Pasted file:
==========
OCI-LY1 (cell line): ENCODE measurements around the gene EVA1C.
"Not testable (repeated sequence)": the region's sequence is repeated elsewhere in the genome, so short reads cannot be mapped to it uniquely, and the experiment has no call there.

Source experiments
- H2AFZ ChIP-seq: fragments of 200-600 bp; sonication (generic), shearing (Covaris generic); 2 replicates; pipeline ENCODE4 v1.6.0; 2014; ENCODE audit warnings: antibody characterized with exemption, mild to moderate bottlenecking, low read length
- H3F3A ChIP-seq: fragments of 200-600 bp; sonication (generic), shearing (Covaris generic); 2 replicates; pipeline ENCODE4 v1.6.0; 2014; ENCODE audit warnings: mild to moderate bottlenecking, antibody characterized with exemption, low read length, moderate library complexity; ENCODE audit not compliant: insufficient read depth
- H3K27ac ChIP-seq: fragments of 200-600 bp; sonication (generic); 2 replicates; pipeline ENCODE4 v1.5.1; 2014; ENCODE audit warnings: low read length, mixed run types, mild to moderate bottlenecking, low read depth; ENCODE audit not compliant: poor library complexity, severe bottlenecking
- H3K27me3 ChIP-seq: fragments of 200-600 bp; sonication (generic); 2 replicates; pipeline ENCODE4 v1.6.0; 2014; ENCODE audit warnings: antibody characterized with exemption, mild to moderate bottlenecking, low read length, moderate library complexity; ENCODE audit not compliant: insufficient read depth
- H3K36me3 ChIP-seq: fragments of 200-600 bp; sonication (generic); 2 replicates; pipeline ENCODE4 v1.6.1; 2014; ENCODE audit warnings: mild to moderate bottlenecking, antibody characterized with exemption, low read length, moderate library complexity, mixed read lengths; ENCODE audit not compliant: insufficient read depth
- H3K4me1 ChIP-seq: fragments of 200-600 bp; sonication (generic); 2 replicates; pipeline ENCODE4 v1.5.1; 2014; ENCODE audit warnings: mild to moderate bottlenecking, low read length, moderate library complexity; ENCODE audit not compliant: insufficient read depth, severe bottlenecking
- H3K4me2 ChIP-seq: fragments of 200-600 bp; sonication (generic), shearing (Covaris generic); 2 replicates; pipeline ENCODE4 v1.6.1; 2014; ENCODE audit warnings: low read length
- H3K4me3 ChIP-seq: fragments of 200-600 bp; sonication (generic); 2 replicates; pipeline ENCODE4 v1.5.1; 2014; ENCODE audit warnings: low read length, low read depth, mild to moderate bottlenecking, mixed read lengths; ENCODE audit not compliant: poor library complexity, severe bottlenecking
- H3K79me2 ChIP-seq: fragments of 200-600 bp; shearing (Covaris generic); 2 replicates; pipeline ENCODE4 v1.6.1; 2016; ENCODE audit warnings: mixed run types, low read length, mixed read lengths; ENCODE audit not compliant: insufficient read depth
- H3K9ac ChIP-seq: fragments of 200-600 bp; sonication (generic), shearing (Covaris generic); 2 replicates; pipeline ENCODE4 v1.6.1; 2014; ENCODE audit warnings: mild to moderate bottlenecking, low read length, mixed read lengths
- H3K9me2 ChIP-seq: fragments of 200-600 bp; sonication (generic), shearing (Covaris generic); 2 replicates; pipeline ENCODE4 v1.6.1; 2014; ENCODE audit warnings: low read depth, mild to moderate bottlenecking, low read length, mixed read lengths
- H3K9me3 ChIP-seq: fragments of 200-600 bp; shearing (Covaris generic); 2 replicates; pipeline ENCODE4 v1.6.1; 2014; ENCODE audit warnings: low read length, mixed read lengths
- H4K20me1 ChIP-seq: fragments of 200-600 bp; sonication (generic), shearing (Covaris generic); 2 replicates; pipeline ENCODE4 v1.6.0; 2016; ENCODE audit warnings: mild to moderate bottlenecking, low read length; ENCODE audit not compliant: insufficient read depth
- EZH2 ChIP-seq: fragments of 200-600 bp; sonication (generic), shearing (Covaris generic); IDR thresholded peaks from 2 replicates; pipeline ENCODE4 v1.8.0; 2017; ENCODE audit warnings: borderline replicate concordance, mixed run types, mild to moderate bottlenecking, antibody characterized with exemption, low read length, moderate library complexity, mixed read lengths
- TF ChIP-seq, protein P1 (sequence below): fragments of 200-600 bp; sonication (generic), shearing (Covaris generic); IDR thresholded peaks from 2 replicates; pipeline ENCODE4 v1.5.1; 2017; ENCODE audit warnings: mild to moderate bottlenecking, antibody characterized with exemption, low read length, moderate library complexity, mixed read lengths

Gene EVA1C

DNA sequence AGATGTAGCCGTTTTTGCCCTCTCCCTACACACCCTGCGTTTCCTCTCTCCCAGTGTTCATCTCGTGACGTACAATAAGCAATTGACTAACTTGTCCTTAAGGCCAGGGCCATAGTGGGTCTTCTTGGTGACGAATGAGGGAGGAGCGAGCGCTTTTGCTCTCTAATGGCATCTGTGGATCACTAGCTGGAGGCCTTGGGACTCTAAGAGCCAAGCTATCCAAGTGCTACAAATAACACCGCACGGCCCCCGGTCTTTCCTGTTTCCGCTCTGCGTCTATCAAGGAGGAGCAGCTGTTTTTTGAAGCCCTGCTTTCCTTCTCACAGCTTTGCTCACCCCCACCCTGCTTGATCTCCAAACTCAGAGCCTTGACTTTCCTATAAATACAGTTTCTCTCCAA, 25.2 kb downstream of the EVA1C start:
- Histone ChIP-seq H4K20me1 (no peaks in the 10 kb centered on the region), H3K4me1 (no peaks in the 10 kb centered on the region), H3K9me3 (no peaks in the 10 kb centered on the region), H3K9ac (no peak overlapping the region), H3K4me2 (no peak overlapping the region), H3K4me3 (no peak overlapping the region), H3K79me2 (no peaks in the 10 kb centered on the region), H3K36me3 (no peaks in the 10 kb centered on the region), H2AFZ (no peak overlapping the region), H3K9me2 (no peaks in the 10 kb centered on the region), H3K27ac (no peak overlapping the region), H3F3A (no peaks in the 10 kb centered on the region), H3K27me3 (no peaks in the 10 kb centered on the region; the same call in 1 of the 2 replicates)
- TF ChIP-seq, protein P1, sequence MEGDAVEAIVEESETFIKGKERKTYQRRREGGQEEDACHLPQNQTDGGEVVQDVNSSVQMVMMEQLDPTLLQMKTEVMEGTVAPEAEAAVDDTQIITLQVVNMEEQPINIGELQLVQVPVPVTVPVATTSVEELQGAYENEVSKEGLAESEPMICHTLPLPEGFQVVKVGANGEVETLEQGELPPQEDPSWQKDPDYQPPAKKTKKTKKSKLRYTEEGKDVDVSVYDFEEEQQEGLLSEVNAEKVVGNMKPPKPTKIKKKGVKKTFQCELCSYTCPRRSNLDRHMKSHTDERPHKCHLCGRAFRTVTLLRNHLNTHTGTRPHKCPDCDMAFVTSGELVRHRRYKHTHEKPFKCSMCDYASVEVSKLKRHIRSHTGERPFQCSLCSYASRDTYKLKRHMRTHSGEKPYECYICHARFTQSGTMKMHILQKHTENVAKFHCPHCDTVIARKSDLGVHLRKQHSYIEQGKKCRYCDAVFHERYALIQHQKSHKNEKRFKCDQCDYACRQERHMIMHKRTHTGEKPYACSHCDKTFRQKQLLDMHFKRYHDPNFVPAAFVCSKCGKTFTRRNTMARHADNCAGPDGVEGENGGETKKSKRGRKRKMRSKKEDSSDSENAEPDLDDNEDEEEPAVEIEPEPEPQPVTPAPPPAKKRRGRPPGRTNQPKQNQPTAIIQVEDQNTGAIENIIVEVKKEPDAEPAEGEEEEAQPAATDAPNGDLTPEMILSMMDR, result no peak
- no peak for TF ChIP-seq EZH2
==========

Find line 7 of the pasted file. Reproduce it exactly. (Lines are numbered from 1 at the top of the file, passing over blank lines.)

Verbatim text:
- H3K27me3 ChIP-seq: fragments of 200-600 bp; sonication (generic); 2 replicates; pipeline ENCODE4 v1.6.0; 2014; ENCODE audit warnings: antibody characterized with exemption, mild to moderate bottlenecking, low read length, moderate library complexity; ENCODE audit not compliant: insufficient read depth